So many reasons to not eat cheeseburgers. Here is a contemporary one.

From:  Deliver us from cheeseburgers

Peter Aldhous, San Francisco bureau chief

My climate guilt is complete. Not only did I expand my personal carbon footprint by flying from California to attend the AAAS meeting, but yesterday I ordered a cheeseburger on room service at my hotel here in Chicago.

Regular readers of New Scientist will already know that agriculture makes a bigger contribution to global warming than the entire transportation sector, and that you can help manage the problem by choosing low-carbon foods.

My guilt trip stems from the fact that cheeseburgers are among the most climate-unfriendly foods imaginable, as multiple speakers reminded me this morning at a AAAS session on “life-cycle assessments” of the total greenhouse gases emitted in putting food on our plates.

The good news is that some organisations are making better choices than me. At this morning’s session, Helene York of the Bon Appetit Management Company described her efforts to bring low-carbon menus to its network of some 400 cafes on college campuses and in corporations across 29 US states.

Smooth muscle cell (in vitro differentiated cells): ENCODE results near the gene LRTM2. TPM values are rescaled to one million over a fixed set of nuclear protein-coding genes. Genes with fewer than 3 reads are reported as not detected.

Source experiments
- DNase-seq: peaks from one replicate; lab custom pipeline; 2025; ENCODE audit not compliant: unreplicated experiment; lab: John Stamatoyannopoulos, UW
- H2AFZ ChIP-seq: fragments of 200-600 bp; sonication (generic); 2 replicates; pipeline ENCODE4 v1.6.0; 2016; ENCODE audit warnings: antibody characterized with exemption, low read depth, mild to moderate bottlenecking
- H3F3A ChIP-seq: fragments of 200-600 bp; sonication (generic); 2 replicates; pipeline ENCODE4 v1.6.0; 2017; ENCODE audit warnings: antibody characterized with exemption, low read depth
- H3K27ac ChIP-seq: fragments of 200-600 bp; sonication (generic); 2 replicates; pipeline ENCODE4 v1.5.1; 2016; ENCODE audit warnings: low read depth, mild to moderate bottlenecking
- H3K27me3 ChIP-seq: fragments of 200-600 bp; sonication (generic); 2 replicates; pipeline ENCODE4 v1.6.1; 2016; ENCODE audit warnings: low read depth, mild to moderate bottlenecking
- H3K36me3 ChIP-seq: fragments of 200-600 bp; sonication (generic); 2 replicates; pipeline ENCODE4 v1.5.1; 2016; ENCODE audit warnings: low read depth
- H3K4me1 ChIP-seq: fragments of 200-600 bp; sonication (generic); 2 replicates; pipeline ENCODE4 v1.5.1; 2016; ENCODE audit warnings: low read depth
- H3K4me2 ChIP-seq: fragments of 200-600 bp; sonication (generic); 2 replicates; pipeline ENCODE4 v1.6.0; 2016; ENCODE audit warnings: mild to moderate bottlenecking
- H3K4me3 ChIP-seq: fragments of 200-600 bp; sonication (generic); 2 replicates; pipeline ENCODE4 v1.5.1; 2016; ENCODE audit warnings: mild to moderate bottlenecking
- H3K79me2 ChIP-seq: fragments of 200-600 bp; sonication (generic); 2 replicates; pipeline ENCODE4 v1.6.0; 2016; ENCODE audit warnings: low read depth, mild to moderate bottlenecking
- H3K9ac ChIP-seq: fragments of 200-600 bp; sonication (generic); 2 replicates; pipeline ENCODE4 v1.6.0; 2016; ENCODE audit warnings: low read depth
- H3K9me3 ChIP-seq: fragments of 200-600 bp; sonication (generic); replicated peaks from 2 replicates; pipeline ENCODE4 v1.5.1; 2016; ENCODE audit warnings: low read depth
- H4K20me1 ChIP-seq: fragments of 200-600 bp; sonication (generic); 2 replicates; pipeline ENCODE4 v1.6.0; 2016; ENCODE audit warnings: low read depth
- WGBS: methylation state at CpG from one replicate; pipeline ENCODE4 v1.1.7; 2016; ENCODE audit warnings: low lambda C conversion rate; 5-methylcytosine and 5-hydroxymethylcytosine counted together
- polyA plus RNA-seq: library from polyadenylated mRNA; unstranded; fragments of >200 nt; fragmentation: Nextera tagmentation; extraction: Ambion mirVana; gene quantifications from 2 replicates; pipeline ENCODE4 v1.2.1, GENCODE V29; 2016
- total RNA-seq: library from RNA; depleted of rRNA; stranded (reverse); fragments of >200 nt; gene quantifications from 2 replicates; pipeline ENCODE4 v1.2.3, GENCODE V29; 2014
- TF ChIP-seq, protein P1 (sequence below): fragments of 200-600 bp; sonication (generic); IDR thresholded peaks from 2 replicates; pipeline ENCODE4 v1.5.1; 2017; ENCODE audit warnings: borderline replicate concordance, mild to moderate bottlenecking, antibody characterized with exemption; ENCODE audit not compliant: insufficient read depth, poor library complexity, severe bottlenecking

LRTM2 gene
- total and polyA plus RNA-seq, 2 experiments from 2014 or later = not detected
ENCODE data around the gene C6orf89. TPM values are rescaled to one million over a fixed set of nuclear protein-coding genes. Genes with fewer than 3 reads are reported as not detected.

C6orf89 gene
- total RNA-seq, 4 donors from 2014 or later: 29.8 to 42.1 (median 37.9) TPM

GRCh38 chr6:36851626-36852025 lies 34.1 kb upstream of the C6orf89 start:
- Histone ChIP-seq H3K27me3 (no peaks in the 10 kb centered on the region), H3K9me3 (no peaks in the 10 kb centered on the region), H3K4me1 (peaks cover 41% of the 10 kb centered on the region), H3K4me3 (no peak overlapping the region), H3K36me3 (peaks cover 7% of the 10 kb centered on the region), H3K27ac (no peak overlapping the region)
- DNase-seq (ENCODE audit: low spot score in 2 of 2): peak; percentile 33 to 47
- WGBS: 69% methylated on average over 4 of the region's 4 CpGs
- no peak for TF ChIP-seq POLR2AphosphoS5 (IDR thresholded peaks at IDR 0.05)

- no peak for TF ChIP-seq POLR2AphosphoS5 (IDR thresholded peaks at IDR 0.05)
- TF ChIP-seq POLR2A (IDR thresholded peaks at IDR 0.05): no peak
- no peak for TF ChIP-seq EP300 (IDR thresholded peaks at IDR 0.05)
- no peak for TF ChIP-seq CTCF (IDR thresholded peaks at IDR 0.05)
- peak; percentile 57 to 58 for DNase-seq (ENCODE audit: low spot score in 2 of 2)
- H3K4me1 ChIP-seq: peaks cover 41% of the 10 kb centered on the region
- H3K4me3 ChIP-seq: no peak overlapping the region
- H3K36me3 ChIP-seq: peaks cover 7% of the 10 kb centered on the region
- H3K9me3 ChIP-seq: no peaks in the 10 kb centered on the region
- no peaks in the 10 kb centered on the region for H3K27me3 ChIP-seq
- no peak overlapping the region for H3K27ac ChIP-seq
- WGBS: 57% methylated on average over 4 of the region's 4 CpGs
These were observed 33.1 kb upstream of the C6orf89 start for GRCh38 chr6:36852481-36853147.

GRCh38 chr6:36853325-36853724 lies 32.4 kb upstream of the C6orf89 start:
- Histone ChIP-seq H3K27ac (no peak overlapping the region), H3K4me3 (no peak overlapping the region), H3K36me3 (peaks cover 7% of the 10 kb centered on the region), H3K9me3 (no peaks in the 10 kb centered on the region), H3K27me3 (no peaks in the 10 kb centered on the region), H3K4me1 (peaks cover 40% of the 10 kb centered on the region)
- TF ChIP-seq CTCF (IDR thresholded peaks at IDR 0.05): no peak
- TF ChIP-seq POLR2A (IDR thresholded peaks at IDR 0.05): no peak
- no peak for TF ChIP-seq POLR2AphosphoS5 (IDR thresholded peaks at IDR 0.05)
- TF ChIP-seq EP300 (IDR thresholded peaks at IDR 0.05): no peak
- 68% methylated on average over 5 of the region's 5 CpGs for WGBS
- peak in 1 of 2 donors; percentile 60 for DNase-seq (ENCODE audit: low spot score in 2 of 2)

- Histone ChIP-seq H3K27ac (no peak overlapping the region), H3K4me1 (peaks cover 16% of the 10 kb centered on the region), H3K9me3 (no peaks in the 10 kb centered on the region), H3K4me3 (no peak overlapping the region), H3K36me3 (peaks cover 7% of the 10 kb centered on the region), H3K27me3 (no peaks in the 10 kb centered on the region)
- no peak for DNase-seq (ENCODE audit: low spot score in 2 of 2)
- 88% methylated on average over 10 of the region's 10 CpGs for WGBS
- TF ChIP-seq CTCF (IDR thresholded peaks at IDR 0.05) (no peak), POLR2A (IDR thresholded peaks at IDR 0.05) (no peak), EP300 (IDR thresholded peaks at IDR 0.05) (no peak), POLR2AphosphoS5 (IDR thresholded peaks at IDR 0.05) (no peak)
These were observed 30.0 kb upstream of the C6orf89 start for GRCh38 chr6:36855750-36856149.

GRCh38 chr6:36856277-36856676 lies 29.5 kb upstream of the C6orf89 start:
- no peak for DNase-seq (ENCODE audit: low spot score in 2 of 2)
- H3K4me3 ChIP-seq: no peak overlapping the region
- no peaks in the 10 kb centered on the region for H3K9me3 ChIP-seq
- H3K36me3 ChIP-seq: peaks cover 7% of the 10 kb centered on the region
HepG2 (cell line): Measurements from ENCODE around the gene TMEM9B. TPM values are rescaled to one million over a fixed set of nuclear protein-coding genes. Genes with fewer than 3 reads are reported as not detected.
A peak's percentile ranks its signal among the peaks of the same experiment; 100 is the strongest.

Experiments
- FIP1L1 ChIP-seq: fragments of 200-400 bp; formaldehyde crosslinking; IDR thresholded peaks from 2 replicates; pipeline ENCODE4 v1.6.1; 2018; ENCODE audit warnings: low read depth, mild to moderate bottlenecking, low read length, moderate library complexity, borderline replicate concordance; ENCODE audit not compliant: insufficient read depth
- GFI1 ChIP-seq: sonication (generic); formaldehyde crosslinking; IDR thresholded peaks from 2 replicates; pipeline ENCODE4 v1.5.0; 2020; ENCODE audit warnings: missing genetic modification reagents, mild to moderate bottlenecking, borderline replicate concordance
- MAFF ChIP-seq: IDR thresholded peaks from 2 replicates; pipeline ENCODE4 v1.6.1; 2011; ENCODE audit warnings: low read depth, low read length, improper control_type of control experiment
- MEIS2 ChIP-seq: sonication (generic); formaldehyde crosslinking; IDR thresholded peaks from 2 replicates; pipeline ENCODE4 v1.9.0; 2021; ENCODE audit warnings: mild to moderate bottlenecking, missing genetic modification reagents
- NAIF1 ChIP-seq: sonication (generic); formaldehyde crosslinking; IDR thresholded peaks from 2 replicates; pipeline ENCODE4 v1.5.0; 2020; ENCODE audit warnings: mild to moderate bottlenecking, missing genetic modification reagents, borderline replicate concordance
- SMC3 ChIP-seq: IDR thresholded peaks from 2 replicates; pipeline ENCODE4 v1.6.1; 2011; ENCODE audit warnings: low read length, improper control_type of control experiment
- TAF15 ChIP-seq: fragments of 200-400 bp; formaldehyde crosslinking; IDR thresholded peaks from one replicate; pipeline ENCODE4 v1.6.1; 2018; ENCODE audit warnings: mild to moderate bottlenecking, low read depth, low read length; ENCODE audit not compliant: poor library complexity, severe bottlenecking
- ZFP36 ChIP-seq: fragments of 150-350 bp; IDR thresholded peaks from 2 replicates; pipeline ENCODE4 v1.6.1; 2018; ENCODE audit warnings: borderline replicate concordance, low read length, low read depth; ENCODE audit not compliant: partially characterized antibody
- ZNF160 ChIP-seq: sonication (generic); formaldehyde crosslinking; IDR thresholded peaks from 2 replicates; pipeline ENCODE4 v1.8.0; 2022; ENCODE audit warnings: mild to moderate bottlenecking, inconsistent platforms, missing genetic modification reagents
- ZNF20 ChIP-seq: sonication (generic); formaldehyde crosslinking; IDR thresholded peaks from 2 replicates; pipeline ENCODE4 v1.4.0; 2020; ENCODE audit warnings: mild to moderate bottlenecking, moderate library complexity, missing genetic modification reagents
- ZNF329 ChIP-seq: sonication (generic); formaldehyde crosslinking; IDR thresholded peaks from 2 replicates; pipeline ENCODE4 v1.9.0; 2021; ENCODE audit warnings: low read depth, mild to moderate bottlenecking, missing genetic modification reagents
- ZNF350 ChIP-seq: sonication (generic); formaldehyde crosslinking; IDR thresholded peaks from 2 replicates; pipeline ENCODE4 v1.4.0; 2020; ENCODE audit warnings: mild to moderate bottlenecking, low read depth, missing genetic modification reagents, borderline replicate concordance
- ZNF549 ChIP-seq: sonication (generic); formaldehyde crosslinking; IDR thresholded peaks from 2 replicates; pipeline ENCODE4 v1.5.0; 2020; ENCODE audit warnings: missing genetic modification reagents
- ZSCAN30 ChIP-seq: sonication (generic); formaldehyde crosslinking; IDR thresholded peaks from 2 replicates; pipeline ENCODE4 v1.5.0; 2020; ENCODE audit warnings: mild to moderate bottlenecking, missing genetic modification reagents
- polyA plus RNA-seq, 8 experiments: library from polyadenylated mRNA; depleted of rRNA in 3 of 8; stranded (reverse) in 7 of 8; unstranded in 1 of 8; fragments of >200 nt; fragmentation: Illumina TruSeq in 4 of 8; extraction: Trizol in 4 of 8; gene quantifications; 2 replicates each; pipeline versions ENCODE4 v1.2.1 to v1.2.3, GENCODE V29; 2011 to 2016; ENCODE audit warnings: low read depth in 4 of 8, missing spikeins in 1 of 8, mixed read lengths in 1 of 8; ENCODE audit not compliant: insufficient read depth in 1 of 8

In April 2007, Bon Appetit adopted a two-year target to reduce the use of high-carbon beef and cheese by 25 per cent. For beef, this target has easily been achieved. But York admits that the cheese target will be missed, because chefs have struggled to find acceptable alternatives. “It will take more time to educate the palates of our customers,” she says.

The complexity of calculating total greenhouse gas emissions for foods was revealed by other speakers at the session. Even for the same end product, total emissions can vary widely depending on how the food was farmed or caught, transported and processed.

For instance, if I order salmon at a Chicago restaurant this evening, I’ll do nearly five times more damage to the climate if it was farmed in Chile and flown in fresh, compared to fish frozen at sea by a seine-net vessel from Alaska. I wouldn’t have thought to ask.

The science of calculating the greenhouse emissions associated with food is still too young to provide answers to many of the questions that York and other innovators are asking. Is canned better than frozen? Should chefs in northern US cities choose produce grown in hothouses, or trucked in from Mexico?

For anyone embarking on a career in research, there seem to be some clear opportunities. In the meantime, if you want a meal that induces less guilt than my cheeseburger, try Bon Appetit’s low-carbon diet calculator.

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